There must be something in the water. I keep writing these posts disagreeing with people. Last week I criticized Seth Godin, which for a marketer, is sort of like being a priest and criticizing the Pope. Now I'm criticizing Greenfield/Belser. Next, I guess, I will criticize my mother. Both Bodine and Riskin are Major Dudes in legal marketing. I read both of their blogs, and I think they're both experts.
But, in another life, I was a creative in a pretty hot ad agency for two years, working for the amazing Peter Arnell, so I think I am entitled to an opinion, at least, and to my mind, this ad could be a lot clearer. It has two problems. First, it lacks the one big idea that all really good advertising has.
When you're creating advertising, you always have to remember that you have about one second (in print at least) to capture people's attention, and to get your message across. The reason it's so difficult is that you have to distill what is almost always a very nuanced idea down into a sentence and a picture, which is next to impossible. Figuring this out is where the creativity is -- and the challenge.
And the number-one requirement of all of this is that whatever you come up with has to be clear. Crystal-clear. Absolutely dead obvious to anyone and everyone, instantly. And this ad just isn't.
Okay, the nails represent the new attorneys. Pretty good. But the headline, and the copy, are sort of opaque.
"We asked our six newest attorneys to help you with your real estate development." I don't have a real estate development. Most readers won't. You asked all six of them? At once? And "help"? It doesn't get much vaguer than that. The sentence just doesn't conjure up much of a compelling image.
"(they said they would nail it.)" Wait a minute. They didn't actually nail it. They just "said they would." And what, exactly, does "nail it" mean? When I'm thinking of legal help on a real estate develoment, I think of a lot of carefully applied legal expertise, over time. I don't think of something that can be swiftly, and definitively, "nailed." The concepts don't fit together. The gears grind.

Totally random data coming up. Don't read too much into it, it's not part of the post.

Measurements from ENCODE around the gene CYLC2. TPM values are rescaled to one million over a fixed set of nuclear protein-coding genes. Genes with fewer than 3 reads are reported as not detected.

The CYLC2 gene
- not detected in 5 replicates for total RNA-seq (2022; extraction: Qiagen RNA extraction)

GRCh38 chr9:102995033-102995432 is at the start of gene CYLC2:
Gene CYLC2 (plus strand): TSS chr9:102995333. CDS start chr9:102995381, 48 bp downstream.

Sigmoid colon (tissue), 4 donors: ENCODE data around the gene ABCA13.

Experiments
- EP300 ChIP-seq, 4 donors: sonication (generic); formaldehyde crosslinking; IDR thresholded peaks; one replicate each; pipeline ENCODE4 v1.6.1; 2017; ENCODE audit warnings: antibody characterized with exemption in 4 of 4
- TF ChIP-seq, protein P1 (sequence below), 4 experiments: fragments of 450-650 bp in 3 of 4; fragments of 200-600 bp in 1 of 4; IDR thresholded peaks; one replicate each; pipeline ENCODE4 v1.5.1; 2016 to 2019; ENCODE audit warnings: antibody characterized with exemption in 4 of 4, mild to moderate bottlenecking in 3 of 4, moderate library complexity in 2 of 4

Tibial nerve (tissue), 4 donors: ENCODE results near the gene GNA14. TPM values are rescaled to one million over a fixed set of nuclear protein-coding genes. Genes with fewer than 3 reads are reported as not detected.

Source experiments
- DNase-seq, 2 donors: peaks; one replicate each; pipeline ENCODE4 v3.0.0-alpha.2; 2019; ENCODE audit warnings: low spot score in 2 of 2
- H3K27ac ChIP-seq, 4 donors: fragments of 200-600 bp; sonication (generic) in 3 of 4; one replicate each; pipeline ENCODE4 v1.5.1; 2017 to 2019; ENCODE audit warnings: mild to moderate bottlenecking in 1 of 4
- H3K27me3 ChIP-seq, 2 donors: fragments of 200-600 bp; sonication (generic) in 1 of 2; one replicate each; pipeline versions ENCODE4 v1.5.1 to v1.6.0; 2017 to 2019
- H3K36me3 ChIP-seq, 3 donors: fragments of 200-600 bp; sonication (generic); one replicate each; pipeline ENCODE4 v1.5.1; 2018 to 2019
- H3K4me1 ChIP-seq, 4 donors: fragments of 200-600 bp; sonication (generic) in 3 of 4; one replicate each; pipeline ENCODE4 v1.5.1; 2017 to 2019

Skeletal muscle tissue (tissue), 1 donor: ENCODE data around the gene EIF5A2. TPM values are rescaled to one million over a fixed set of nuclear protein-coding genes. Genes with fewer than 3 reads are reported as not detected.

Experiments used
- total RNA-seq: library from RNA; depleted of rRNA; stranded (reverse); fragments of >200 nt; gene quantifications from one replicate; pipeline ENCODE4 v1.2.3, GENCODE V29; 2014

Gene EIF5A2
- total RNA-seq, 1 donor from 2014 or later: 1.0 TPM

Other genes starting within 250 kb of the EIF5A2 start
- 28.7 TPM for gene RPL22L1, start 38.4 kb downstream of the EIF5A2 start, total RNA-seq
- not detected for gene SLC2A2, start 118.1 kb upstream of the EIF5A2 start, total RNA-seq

Also, the graphics don't really float my boat. It's a striking image -- light-years ahead of most legal advertising. For example, the image, thankfully, doesn't include a gavel/scales/law books/image of the Supreme Court. But the image of the nails in the block of wood could have been made much, much more interesting -- use of shadows, color, contrast, etc.
I'm currently reading Donny Deutsch's book, Often Wrong, Never In Doubt. Interestingly, that was one of my father's favorite expressions. Deutsch has come up with more than a few great taglines and ideas, and one of them is a perfect example of what I'm talking about. The account was Monster.com, the job-hunting site. And the tagline was "Today's the day."
Deutsch explains: "When someone logs onto Monster, whether they're looking for a waitress job or a bump up to executive, they are making an emotional statement to themselves: "I am not putting anything off. I'm trying to better myself right now. Today's the day."
Second, the ad does not make the product it's selling the star. This is a classic, fatal mistake. Instead of being built around the actual people it's promoting, the ad is built around a clever concept. This happens all the time, even with award-winning consumer ads. Think about how often you see a terrific television commercial, but later, you can't remember what it was for. Same thing here. The nails metaphor is too remote from the idea of new lawyers, and I'll bet the former is remembered while the latter is not.
Simple, powerful ideas that are immediately understood, and that make the product the star. That's what good advertising is all about.